Something to note in the above commands is that I pipe the output of the make command to tee make.log. Most of these builds produce a huge number of messages and warnings. Usually the warnings are okay, but if things don't work correctly when you run the software, you can go back and look at make.log and see all the output from the build. I do the same with the ./configure step.
As we try to configure and test our software builds, we'll find that we need to come back and make some changes, either because the change is required for functionality, or because we want to add some particular feature. One particular error that shows up during the software build and install comes from the make install step for munge. This error message shows up in the output:
/usr/bin/install: cannot change permissions of ‘/var/lib/munge’: No such file or directory
The problem here is that we're building the software as a non-priveleged user (admin) and the install step wants to create a new directory under /var/lib which is privileged. We could run the install as root, but we don't want to do so unless it's necessary. In the case of munge, it isn't necessary, so let's see if we can fix this.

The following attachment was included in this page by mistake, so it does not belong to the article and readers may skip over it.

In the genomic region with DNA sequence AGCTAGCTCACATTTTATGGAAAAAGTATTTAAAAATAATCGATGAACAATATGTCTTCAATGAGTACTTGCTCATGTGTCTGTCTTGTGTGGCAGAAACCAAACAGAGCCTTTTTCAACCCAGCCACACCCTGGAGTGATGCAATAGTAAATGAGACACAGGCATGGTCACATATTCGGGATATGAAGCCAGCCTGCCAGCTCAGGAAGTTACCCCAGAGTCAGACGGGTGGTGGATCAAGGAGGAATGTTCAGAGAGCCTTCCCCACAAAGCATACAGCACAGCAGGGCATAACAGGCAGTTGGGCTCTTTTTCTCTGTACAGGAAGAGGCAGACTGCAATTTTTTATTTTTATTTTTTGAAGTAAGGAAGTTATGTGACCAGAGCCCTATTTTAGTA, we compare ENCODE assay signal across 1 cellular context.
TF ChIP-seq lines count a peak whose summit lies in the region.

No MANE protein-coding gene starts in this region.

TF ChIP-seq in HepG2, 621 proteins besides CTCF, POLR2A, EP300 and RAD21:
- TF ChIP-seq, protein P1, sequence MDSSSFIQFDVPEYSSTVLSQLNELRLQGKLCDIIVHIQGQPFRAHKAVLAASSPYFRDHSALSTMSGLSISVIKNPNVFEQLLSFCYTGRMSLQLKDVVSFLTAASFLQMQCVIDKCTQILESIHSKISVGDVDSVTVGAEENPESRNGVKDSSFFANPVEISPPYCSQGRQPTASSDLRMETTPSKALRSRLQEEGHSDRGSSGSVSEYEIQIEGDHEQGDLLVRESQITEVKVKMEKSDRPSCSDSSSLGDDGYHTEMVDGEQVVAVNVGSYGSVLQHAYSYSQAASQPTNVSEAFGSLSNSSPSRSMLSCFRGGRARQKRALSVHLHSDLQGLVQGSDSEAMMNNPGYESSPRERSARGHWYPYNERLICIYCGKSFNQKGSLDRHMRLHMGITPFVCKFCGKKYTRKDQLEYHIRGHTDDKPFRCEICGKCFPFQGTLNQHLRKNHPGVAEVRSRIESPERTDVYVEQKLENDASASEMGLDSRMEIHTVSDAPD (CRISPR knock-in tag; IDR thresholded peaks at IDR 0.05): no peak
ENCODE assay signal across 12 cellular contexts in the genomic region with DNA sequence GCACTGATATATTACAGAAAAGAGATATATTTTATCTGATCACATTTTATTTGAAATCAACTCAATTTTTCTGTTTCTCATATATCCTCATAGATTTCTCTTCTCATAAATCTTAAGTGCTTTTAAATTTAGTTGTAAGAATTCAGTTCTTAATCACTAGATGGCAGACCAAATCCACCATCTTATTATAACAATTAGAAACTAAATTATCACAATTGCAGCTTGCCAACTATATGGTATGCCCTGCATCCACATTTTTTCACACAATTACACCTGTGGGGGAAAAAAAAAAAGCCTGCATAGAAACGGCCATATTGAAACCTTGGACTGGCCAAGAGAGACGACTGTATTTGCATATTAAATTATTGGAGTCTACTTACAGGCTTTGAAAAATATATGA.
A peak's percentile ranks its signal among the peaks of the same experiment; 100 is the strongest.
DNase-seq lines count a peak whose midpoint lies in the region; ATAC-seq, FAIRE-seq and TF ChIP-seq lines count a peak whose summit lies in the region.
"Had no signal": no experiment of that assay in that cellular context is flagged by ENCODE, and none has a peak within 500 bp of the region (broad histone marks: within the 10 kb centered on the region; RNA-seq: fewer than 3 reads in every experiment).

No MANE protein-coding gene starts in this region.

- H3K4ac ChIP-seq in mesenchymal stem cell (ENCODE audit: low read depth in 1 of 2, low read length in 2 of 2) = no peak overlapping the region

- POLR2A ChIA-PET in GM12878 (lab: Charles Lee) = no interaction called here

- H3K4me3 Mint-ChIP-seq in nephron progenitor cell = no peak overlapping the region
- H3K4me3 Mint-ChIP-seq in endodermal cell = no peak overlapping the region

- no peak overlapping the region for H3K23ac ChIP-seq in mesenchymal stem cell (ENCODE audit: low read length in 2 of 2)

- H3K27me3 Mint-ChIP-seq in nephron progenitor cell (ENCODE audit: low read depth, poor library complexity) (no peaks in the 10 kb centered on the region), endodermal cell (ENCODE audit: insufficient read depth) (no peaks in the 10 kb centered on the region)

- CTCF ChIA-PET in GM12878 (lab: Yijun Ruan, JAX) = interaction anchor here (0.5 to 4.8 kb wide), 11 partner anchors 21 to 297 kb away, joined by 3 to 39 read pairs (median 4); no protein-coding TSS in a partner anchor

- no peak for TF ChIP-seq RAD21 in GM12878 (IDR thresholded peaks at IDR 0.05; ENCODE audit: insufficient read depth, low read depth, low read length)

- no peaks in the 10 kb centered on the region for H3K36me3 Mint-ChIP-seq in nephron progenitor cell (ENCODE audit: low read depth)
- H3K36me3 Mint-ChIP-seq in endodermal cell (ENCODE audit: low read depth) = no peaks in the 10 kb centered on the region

For starters, let's create the problem directory as root, and then change the ownership to the admin user. According to the QUICKSTART file in the munge source directory, this directory should have permissions 0711. It also gives us a list of other directories and their permissions, so let's set all of these up and try our install again.
baker:~ # mkdir /var/lib/munge baker:~ # chown admin:users /var/lib/munge baker:~ # chmod 0711 /var/lib/munge baker:~ # mkdir /etc/munge baker:~ # chown admin:users /etc/munge baker:~ # chmod 0700 /etc/munge baker:~ # mkdir /var/log/munge baker:~ # chown admin:users /var/log/munge baker:~ # chmod 0700 /var/log/munge baker:~ # mkdir /var/run/munge baker:~ # chown admin:users /var/run/munge baker:~ # chmod 0755 /var/run/munge
You can see the output from the second try in the Command Output sub-page. This time it looks like everything worked correctly, however, there's another problem lurking here. When the munged daemon runs, it needs to run under its own, dedicated user ID and group ID. We'll fix this when we configure the service. For now, our install seems to have finished successfully, so let's move on and try to configure and test our software stack.
One more item to note. Now that we've built all this software and watched all the output scrolling by, you've probably noticed that the Raspberry Pi isn't the speediest machine you've ever worked with. However, our Pi has four processor cores, and we're only using one of them. The make command has an option to run in parallel, and that will increase the speed of software builds up to 400%. You'll rarely get a full 400% speedup because of dependencies in the code, but it will build significantly master. Just run your build as make -j 4 to get all the cores working on the build. You're welcome.